BY Eric David
Last week, a number of experts in international law, along with hundreds of other European dignitaries, took part in a virtual conference on what may be the late 20th century’s greatest unresolved crime against humanity. More than 1,000 survivors of that crime also participated in the event, with many offering intimate recollections of the Iranian regime’s mass executions in the summer of 1988.
Over the span of about three months that year, approximately 30,000 political prisoners were killed upon the order of “death commissions” that were tasked with implementing a fatwa by the regime’s founder and first supreme leader Khomeini. About 90 percent of the death commissions’ victims were affiliated with Iran’s leading pro-democracy opposition, Mujahedin-e Khalq (MEK/PMOI).
Last year, seven United Nations human rights experts said that the international body’s failure to investigate the 1988 massacre “had a devastating impact on the survivors and families as well as on the general situation of human rights in Iran and emboldened Iran to… maintain a strategy of deflection and denial.”
The survivors of the 1988 massacre have repeatedly criticized the international community for policies of “appeasement” toward Tehran. Many point to the legitimization of Iran’s new president, Ebrahim Raisi, who was inaugurated on August 5 in a ceremony attended by, among others, Enrique Mora, the deputy political director of the European External Action Service.
In 1988, Raisi was one of four officials who served on the Tehran death commission that oversaw the entire massacre. And in 2019, he stood at the head of the judiciary when it initiated its long-term campaign of systematic torture. Amnesty International has rightly pointed out that Raisi’s rise to the presidency is “a grim reminder that impunity reigns supreme in Iran.”
Raisi’s presidential inauguration makes it all the more imperative for the United Nations to formally investigate the 1988 massacre and bring Raisi and other leading perpetrators to justice. The alternative is to legitimize the Raisi administration in ways that will inevitably give Tehran a greater sense of impunity than it has ever had before.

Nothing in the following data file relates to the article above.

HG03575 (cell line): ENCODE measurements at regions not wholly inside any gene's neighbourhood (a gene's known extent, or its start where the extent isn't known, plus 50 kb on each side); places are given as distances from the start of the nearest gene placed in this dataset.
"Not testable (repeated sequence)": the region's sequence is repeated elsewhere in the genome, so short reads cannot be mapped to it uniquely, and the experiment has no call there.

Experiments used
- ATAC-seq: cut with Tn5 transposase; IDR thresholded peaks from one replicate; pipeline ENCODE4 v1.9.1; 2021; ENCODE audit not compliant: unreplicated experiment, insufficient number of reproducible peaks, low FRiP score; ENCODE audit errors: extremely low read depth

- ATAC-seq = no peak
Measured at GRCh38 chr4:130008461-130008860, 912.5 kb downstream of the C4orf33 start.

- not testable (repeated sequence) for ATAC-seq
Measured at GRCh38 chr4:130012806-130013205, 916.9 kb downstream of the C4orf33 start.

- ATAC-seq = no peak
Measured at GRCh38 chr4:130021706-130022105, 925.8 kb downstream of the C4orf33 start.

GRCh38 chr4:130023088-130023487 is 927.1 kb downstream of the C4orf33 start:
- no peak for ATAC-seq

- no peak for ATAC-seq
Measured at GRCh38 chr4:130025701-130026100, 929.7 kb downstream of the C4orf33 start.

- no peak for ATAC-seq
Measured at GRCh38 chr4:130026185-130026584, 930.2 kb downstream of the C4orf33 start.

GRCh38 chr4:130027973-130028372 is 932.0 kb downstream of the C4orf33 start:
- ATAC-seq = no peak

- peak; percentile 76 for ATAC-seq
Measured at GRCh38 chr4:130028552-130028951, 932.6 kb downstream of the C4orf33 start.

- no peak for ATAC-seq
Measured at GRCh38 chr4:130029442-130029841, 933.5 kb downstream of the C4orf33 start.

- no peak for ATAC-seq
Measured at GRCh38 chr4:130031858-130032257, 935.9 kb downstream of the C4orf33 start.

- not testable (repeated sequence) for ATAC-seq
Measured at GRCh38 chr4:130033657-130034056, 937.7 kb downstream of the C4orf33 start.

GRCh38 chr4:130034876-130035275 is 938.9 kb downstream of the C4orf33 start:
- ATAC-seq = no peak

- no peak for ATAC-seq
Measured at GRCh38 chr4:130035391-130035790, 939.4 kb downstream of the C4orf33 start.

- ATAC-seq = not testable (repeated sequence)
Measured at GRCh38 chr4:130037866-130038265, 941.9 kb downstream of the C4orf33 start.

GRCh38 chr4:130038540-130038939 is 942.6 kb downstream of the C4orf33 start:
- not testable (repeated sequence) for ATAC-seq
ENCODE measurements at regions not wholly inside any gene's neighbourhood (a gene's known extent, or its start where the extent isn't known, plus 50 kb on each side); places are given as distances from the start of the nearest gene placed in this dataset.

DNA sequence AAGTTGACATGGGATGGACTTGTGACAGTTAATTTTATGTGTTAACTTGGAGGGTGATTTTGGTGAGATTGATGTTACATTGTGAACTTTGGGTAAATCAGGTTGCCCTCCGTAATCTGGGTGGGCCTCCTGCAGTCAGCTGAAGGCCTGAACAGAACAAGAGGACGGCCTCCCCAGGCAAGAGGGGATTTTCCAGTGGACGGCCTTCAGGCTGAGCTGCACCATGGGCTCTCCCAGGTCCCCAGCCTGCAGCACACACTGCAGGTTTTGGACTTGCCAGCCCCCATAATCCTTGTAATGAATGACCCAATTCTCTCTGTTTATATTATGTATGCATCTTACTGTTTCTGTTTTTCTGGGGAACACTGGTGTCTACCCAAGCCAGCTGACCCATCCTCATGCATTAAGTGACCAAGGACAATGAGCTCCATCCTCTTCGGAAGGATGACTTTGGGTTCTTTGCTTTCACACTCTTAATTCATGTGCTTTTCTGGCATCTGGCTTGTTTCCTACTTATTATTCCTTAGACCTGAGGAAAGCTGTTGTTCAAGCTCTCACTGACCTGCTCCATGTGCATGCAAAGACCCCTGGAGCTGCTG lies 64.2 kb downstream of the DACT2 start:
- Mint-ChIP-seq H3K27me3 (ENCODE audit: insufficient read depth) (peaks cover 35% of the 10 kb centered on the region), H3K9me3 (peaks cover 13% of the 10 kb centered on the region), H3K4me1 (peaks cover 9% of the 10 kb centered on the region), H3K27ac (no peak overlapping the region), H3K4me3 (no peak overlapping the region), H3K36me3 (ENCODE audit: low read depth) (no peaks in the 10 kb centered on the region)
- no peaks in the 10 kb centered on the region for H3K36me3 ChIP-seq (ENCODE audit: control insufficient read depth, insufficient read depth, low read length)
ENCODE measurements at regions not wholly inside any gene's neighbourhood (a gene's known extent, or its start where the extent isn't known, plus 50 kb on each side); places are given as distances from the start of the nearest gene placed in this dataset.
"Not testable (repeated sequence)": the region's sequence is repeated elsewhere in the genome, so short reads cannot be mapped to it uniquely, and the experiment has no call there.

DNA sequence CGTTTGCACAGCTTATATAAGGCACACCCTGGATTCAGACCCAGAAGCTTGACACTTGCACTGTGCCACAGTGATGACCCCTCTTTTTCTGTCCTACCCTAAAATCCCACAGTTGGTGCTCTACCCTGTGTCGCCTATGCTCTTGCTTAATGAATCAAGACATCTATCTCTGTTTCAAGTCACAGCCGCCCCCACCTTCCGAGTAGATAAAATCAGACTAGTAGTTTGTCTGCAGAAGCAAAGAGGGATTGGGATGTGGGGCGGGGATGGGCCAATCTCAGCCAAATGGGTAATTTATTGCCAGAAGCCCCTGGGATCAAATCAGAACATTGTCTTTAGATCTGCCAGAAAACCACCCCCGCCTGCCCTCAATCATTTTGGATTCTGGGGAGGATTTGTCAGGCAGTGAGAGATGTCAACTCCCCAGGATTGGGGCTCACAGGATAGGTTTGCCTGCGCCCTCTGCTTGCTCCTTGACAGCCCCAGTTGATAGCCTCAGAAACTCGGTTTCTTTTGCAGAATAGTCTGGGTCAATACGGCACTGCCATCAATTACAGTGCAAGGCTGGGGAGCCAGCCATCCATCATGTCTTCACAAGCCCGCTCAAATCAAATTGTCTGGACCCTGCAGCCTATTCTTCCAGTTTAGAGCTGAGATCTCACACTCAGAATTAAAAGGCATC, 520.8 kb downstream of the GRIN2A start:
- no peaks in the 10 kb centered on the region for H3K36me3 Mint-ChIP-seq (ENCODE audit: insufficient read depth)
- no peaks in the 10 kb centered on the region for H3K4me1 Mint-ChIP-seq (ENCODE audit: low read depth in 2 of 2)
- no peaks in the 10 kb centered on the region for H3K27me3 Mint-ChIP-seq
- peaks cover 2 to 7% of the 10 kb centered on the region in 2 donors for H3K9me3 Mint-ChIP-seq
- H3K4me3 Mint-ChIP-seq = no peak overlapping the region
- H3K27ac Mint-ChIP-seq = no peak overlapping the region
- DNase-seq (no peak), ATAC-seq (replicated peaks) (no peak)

Although prosecution at the ICC may carry particular symbolic weight, paragraph 4 of the Preamble of the Statute states, “The States Parties to this Statute […] Affirming that the most serious crimes of concern to the international community as a whole must not go unpunished and that their effective prosecution must be ensured by taking measures at the national level and by enhancing international cooperation”. As such, all statements have the responsibility to fight against the impunity of the authorities responsible for the 1988 massacre.
As Raisi will most likely be traveling throughout the world as president, there will be ample opportunity for nations to apply that principle in his case. There is overwhelming evidence that Raisi is indeed guilty of the most serious crimes against humanity.
The case could even be made that the 1988 massacre of political prisoners was an example of genocide and should be prosecuted as such. The fatwa underlying the 1988 massacre was not just political but also religious in nature. It branded members of the PMOI as enemies of God and specifically declared that they “do not believe in Islam.”
Members of the PMOI believe in a democratic and moderate form of Islam that is diametrically opposed to the mullahs’ fundamentalism. The larger purpose of the 1988 massacre was to destroy a certain religious ideology, namely a Muslim faith that is compatible with pluralism and secular-democratic governance, which would allow for Iran to coexist peacefully with the rest of the world.
It is clear that this crime against humanity fits perfectly with the criteria outlined in Article 2 of the 1948 Genocide Convention. That convention clearly defines responsibility for an action that is shared by all the nations that ratified it. Since 1995, the Security Council has never stopped calling States to fight against impunity (see S/RES/1012 and many other resolutions). Thus the International Law Commission in Art. 9 of its 1996 draft Code of Crimes against Peace and Security of Mankind wrote: “Without prejudice to the jurisdiction of an international criminal court, the State Party in the territory of which an individual alleged to have committed a crime set out in article 17 [genocide],18 [crimes against humanity],19 [crimes against UN officials] or 20 [war crimes] is found shall extradite or prosecute that individual.”
If Western policymakers bring appropriate attention to the genocidal impulses behind the 1988 massacre, they can help to foster the international will that would be necessary for initiating the prosecution of Raisi and others at the International Criminal Court. But even if those policymakers only succeed in convincing their own governments of the seriousness of the crime, it will be sufficient to justify bringing the massacre’s perpetrators to justice within their own jurisdictions. Sweden is in the process of doing just that with a lower-level participant in the massacre, Hamid Noury. In the wake of that action, the stage is set for other nations to go after those who bear the greatest responsibility.
Eric David is a renowned Belgian legal expert and professor of International Law.